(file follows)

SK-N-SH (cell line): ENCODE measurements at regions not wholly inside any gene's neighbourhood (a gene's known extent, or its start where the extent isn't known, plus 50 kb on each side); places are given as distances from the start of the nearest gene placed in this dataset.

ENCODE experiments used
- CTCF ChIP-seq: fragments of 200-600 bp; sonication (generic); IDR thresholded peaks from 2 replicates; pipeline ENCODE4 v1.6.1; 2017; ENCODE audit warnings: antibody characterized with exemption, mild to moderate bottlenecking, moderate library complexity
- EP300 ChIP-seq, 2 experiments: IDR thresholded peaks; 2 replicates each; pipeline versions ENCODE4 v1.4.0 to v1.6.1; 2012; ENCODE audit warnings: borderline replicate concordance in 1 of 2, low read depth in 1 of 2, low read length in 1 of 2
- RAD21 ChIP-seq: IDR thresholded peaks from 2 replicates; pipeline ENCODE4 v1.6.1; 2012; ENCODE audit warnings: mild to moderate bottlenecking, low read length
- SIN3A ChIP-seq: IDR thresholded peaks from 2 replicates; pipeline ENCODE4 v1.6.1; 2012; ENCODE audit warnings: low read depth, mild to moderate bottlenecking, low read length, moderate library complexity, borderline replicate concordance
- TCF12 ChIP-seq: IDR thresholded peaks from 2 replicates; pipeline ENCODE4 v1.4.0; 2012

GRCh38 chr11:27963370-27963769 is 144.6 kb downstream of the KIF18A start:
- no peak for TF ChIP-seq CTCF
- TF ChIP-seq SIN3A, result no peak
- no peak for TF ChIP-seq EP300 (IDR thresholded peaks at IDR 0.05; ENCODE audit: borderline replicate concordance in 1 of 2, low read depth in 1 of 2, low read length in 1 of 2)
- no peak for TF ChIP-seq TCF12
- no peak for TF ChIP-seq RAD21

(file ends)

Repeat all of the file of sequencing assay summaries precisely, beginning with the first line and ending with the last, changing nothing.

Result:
SK-N-SH (cell line): ENCODE measurements at regions not wholly inside any gene's neighbourhood (a gene's known extent, or its start where the extent isn't known, plus 50 kb on each side); places are given as distances from the start of the nearest gene placed in this dataset.

ENCODE experiments used
- CTCF ChIP-seq: fragments of 200-600 bp; sonication (generic); IDR thresholded peaks from 2 replicates; pipeline ENCODE4 v1.6.1; 2017; ENCODE audit warnings: antibody characterized with exemption, mild to moderate bottlenecking, moderate library complexity
- EP300 ChIP-seq, 2 experiments: IDR thresholded peaks; 2 replicates each; pipeline versions ENCODE4 v1.4.0 to v1.6.1; 2012; ENCODE audit warnings: borderline replicate concordance in 1 of 2, low read depth in 1 of 2, low read length in 1 of 2
- RAD21 ChIP-seq: IDR thresholded peaks from 2 replicates; pipeline ENCODE4 v1.6.1; 2012; ENCODE audit warnings: mild to moderate bottlenecking, low read length
- SIN3A ChIP-seq: IDR thresholded peaks from 2 replicates; pipeline ENCODE4 v1.6.1; 2012; ENCODE audit warnings: low read depth, mild to moderate bottlenecking, low read length, moderate library complexity, borderline replicate concordance
- TCF12 ChIP-seq: IDR thresholded peaks from 2 replicates; pipeline ENCODE4 v1.4.0; 2012

GRCh38 chr11:27963370-27963769 is 144.6 kb downstream of the KIF18A start:
- no peak for TF ChIP-seq CTCF
- TF ChIP-seq SIN3A, result no peak
- no peak for TF ChIP-seq EP300 (IDR thresholded peaks at IDR 0.05; ENCODE audit: borderline replicate concordance in 1 of 2, low read depth in 1 of 2, low read length in 1 of 2)
- no peak for TF ChIP-seq TCF12
- no peak for TF ChIP-seq RAD21